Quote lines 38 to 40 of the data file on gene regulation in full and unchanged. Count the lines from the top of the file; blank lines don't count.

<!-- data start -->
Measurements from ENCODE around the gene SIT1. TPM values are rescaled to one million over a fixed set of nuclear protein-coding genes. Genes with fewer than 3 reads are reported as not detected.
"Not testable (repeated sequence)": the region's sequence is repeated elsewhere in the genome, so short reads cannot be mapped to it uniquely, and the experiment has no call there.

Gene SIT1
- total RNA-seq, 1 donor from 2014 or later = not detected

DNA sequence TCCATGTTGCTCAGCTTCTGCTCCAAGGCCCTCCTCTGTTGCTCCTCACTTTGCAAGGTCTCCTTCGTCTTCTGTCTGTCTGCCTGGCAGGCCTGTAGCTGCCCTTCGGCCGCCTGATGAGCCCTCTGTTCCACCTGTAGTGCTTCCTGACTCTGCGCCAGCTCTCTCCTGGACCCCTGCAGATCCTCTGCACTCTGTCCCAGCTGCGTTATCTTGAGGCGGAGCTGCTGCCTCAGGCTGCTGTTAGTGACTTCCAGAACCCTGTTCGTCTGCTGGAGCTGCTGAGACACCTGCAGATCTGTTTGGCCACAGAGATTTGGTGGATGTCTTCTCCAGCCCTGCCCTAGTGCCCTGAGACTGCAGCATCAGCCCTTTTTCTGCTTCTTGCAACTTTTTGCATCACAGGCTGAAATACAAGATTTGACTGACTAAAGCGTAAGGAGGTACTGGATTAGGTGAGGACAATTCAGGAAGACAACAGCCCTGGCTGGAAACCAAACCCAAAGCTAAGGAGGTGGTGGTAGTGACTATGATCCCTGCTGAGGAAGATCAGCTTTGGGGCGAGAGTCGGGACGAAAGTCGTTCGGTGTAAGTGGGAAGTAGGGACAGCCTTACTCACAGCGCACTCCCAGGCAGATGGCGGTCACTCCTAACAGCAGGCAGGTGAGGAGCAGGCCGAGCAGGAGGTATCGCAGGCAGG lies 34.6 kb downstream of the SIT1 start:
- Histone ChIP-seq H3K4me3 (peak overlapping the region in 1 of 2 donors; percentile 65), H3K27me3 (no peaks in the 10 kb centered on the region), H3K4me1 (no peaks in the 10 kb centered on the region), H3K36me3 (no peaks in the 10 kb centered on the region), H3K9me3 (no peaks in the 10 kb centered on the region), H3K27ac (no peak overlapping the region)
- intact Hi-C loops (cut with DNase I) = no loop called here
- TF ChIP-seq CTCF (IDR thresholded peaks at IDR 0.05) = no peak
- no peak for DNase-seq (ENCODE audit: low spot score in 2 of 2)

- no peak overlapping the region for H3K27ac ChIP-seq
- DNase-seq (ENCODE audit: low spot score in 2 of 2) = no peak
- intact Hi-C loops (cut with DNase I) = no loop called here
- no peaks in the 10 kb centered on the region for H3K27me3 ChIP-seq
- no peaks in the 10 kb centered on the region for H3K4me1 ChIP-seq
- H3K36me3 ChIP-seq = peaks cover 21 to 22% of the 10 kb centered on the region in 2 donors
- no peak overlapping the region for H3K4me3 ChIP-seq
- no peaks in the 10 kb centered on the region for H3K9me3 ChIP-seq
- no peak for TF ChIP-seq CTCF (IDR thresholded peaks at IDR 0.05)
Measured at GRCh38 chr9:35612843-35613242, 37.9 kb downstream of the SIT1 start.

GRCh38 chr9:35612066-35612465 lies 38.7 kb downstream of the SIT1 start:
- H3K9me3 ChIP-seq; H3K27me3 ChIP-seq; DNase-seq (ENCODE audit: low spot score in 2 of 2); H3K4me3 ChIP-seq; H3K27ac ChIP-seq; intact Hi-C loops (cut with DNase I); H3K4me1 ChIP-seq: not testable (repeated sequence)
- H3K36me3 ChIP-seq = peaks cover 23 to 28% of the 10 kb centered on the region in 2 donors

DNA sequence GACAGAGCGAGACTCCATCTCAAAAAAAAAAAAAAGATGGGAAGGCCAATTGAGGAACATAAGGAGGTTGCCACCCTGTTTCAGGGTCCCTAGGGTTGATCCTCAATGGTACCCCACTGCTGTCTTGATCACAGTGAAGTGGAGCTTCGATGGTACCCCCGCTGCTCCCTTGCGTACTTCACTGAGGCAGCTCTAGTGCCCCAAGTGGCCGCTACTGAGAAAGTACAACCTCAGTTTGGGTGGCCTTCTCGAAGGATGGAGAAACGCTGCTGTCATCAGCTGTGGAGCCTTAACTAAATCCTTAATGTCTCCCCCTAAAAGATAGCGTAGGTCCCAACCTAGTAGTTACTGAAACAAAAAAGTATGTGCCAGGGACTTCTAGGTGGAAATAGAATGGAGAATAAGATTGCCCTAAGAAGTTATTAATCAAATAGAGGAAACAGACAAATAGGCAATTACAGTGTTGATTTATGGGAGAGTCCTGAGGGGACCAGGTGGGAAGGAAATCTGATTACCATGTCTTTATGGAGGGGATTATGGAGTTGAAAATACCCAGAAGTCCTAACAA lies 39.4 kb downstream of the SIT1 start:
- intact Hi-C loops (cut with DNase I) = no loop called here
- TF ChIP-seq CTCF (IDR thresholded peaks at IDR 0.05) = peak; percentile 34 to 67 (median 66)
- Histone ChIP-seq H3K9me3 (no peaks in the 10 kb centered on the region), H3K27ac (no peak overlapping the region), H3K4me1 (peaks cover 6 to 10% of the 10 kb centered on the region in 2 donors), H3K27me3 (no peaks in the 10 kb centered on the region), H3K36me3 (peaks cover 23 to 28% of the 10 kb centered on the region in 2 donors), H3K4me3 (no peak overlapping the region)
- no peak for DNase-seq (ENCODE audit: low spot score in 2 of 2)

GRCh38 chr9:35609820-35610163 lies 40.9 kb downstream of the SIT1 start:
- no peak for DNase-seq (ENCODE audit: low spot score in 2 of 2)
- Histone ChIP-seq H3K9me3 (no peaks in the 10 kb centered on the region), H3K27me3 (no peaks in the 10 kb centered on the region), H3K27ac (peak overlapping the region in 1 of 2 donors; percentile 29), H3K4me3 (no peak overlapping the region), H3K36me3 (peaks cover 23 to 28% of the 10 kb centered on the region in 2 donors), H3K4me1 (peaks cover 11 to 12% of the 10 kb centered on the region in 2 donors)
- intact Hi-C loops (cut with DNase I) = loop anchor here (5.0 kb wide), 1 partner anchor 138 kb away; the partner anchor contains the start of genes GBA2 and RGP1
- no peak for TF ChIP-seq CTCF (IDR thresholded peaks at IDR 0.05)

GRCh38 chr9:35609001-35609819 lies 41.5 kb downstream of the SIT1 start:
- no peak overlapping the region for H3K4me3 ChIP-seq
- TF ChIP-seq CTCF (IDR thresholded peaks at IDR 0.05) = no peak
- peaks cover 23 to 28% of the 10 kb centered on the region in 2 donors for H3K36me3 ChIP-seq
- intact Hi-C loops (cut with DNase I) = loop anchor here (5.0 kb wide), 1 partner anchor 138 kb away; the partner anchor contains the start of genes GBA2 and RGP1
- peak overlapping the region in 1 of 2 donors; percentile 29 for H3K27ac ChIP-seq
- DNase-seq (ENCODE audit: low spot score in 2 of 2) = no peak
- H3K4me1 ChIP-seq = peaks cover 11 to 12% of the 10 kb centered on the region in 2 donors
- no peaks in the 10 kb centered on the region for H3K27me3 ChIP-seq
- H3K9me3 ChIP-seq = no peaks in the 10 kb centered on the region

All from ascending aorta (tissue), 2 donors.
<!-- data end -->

- peak overlapping the region in 1 of 2 donors; percentile 29 for H3K27ac ChIP-seq
- DNase-seq (ENCODE audit: low spot score in 2 of 2) = no peak
- H3K4me1 ChIP-seq = peaks cover 11 to 12% of the 10 kb centered on the region in 2 donors